Kazakh President Nursultan Nazarbaev (right) rubbing elbows at the June SCO summit (epa)
July 7, 2006 -- Kazakh Foreign Minister Kasymzhomart Tokaev, during an official visit to Washington on June 6, rejected any attempts by outsiders to impose systems of governance on his country.
Tokaev noted that noninterference is a key tenet of the Shanghai Cooperation Organization (SCO), a six-country alliance that includes China, Russia, and four of Central Asia's five post-Soviet states (Turkmenistan is not an SCO member).
Observers suggested that Tokaev's remarks appeared to be directed at the United States, which pursued closer ties in Central Asia after the September 2001 terror attacks but has more recently seen those relations cool.
A recent SCO summit
reaffirmed the noninterference aspect of member-states' relations, and also fed concerns outside the region of growing influence for Moscow and Beijing in Central Asia. At the same summit, the six SCO leaders suggested flatly that countries should not seek to export models of social development.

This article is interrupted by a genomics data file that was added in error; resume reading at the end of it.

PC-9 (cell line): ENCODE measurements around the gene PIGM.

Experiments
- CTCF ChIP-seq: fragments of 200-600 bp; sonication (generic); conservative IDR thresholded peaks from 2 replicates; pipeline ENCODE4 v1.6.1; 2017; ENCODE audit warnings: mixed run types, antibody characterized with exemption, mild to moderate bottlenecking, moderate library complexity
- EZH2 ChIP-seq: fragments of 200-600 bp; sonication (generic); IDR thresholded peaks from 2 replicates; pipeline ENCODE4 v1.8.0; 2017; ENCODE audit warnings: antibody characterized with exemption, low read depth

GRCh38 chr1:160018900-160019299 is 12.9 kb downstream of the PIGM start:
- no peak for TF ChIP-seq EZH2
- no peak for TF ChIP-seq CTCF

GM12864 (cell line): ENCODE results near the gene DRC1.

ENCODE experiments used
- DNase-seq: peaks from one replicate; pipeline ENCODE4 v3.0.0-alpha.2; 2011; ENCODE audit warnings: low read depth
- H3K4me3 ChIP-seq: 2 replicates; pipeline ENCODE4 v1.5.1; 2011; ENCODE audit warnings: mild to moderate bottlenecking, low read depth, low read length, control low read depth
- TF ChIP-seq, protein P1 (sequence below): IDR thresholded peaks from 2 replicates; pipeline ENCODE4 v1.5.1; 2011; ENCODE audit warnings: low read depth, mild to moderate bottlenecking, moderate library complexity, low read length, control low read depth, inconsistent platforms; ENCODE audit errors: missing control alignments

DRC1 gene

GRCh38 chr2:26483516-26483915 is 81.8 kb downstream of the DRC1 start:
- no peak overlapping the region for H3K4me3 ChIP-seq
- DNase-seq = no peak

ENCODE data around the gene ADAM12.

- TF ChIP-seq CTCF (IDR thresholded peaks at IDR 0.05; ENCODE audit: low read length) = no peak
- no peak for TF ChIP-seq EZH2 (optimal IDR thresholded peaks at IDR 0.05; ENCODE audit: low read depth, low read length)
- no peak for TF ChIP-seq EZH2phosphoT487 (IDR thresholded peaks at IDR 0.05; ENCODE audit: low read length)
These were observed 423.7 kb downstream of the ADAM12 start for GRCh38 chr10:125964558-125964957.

While the security-minded SCO has repeatedly asserted that it is not a military bloc, it is frequently viewed as a growing counterweight to U.S. and Western influence in the region.
The Bush administration and European countries have criticized Kazakhstan's presidential election in December, saying they the voting fell short of international standards. Official figures showed that long-serving President Nursultan Nazarbaev won with 91 percent of the vote.
(AP with RFE/RL reports)